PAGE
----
Church of St. Martin in the Wall
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|Church of St. Martin in the Wall|
kostel svatého Martina ve zdi
|Denomination||Evangelical Church of Czech Brethren|
|Website||Website of Church|
The Church of St. Martin in the Wall is a Gothic church with Romanesque grounds, situated in the Old Town of Prague, Czech Republic. It was built between 1178-1187 in the village of Újezd, thereafter known as Újezd u svatého Martina. The south wall of the church was built adjacent to the walls of the Old Town, hence the full name of the church "in the wall". The church belongs to the Evangelical Church of Czech Brethren.
The settlement where the church was built was called Újezd before 1178 and Újezd u svatého Martina after 1187, so it is thought that the church was built between those years, when the settlement was the property of a duke. The settlement was a gift to the Vyšehrad Chapter by Soběslav II, Duke of Bohemia. During the construction of the Old Town walls in the 1230s, Újezd was divided into two; the larger part remained in the later New Town and the smaller part with the church became a part of the Old Town. The south side was connected to the wall, and for this reason the church became known as "in the wall". There was also a town gate in the neighbourhood called St. Martin's Gate.
St. Martin's Church became the subject of scientific research after the discovery of its Romanesque base during the renovation carried out by Kamil Hilbert in the early 20th century. In 1905 a comprehensive study by J. Teige was published. Considerable attempts were made to reconstruct its original form. Scientists Vojtěch Birnbaum and Jiří Čarek suggested two towers in the eastern side, while Mencl instead proposed a pair of inner galleries in the southeast and northeast corner with access through two staircases in the thickness of the wall and a single steeple in the western part of the nave, and this latter theory was widely accepted.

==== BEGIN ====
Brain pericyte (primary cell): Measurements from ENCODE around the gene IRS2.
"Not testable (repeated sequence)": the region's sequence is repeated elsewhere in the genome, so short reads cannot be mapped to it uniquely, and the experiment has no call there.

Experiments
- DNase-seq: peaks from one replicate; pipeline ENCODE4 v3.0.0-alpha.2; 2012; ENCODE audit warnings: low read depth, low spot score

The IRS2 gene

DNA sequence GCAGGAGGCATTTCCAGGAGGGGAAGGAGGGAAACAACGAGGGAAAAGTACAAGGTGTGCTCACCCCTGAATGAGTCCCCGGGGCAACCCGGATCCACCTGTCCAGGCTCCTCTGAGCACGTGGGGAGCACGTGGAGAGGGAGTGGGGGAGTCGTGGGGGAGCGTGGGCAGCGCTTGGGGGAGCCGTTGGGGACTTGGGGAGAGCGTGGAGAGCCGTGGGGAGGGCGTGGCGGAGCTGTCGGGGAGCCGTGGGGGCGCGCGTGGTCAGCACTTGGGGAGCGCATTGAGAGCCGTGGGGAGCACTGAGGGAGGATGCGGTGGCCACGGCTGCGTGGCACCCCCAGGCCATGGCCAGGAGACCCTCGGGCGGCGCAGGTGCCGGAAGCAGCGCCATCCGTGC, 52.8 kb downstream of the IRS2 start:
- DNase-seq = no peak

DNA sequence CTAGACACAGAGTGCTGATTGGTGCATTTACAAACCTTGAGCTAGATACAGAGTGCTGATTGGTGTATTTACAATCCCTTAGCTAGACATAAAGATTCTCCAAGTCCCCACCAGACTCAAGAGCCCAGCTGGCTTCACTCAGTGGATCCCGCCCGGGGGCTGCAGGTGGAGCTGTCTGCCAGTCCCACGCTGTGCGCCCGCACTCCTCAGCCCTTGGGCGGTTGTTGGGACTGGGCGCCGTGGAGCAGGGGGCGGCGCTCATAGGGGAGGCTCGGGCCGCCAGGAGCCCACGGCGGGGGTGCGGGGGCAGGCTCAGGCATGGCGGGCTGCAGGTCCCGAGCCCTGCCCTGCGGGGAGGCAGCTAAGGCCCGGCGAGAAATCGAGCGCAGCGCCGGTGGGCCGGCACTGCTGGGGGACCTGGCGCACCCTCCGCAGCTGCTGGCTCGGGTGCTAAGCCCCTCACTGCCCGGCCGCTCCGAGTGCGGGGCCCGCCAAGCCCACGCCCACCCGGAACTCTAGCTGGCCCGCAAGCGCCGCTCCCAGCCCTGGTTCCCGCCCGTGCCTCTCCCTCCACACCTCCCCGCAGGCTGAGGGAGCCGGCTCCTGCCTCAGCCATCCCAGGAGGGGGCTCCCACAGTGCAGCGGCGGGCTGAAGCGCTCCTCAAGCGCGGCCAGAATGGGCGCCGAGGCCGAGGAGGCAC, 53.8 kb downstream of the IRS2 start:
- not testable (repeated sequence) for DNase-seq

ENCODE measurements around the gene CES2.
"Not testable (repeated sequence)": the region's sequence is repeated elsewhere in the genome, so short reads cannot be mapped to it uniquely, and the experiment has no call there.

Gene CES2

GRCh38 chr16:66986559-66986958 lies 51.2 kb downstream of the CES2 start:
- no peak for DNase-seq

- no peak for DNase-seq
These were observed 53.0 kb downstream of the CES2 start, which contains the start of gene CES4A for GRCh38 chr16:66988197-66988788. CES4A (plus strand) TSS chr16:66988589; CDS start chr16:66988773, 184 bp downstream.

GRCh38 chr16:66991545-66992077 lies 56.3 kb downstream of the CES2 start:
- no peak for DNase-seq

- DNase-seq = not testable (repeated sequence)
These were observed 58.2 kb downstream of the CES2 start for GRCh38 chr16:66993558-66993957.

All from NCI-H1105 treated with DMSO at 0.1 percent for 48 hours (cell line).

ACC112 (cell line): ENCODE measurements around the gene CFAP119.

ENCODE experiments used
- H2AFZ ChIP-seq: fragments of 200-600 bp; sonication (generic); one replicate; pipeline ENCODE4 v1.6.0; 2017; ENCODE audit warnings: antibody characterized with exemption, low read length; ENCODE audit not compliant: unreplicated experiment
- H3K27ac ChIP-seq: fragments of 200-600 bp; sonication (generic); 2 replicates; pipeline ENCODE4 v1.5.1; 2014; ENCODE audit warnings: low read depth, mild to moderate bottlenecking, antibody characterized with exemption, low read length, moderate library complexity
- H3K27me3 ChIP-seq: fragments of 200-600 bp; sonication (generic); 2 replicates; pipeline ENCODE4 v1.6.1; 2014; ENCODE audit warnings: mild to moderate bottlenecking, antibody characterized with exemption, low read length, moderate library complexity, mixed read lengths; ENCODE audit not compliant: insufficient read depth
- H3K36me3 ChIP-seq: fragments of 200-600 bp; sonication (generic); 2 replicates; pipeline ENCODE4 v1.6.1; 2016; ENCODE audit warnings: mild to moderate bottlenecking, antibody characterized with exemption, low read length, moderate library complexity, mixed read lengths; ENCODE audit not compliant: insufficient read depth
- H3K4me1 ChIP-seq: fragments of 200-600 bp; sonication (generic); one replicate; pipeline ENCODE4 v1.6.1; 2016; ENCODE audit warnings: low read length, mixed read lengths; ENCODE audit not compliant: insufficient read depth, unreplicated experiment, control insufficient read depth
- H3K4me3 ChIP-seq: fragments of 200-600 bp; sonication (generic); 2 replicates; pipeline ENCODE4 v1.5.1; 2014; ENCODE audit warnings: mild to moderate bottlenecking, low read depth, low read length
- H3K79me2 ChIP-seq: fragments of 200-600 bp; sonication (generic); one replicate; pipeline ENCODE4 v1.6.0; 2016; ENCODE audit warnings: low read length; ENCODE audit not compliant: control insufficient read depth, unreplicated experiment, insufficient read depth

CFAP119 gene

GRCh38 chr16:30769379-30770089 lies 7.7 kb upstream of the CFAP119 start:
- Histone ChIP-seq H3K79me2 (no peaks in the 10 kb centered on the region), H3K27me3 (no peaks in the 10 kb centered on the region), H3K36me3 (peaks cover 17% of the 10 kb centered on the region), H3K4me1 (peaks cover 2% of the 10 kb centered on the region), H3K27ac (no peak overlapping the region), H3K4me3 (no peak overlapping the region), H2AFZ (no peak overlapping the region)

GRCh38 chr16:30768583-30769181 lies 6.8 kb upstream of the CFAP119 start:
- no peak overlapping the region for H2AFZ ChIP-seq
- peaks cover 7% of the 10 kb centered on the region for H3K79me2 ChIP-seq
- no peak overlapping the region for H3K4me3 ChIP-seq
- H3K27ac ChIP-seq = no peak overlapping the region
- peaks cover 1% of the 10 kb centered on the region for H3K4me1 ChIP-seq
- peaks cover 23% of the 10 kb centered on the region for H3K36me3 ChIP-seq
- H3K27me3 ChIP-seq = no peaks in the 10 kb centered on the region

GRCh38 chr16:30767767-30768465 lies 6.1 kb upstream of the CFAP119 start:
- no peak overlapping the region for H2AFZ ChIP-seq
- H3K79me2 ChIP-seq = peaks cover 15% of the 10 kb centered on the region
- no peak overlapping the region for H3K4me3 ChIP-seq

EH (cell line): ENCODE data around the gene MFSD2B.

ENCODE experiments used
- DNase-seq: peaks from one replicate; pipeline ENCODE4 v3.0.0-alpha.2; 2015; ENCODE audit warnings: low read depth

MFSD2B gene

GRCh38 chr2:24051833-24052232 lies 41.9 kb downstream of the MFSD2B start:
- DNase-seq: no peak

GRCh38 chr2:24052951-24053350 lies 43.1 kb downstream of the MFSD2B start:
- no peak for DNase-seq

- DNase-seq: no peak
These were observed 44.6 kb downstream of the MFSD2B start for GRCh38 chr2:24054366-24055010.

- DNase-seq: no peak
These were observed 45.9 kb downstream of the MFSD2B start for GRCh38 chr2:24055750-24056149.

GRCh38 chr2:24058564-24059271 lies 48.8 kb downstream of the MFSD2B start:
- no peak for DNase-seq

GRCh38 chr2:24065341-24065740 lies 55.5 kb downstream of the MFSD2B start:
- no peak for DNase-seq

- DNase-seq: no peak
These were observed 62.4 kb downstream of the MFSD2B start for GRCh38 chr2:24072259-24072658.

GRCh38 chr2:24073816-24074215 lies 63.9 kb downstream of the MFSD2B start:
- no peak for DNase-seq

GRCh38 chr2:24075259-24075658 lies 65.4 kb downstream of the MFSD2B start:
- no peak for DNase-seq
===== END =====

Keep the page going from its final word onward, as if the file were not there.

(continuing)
Dobroslav Líbal rejected the notion of the west steeple; he pointed out that the pillars of the inner gallery were too weak. Zdeněk Dragoun uncovered the brickwork of the south east side area. The ground plan of the eastern part of the church was very irregular. This form of early medieval church differed significantly from the production of that period.
The original foundation of the church with one nave was virtually identical to today's main nave with today's shape and a number of Romanesque architectural elements. The interior of the Romanesque church was probably decorated with murals. The church was vaulted with two fields of cross vaults.
Gothic modifications were made during the reign of Charles IV after 1350. The shrine was constructed in 1358 and the floor level was heightened. The nave was extended with a new presbytery, which has a pair of windows in the front wall. It was vaulted with a special kind of net vault, called a jump vault. Its ribs end on brackets and the whole space was roofed with hip roof. The south wall was breached with new pointed windows (however, their present shape is the result of Hilbert´s renovation).
The nave was heightened and newly vaulted. A prismatic wall was built in the southwest corner. The vault with irregular shape and a steeple on the side of the church were completed before 1358. The presbytery was vaulted with the rib vault in the 1360s, which is considered one of the oldest of that kind of vaulting in the country. Its ribs grow from pyramidal consoles with mascarons, on the apex stones (connecting parts) there are roses and a star. A ledge under window runs around the gallery. The removal of the walls of the town fortification next to the church was necessary for the extension of the building to the east.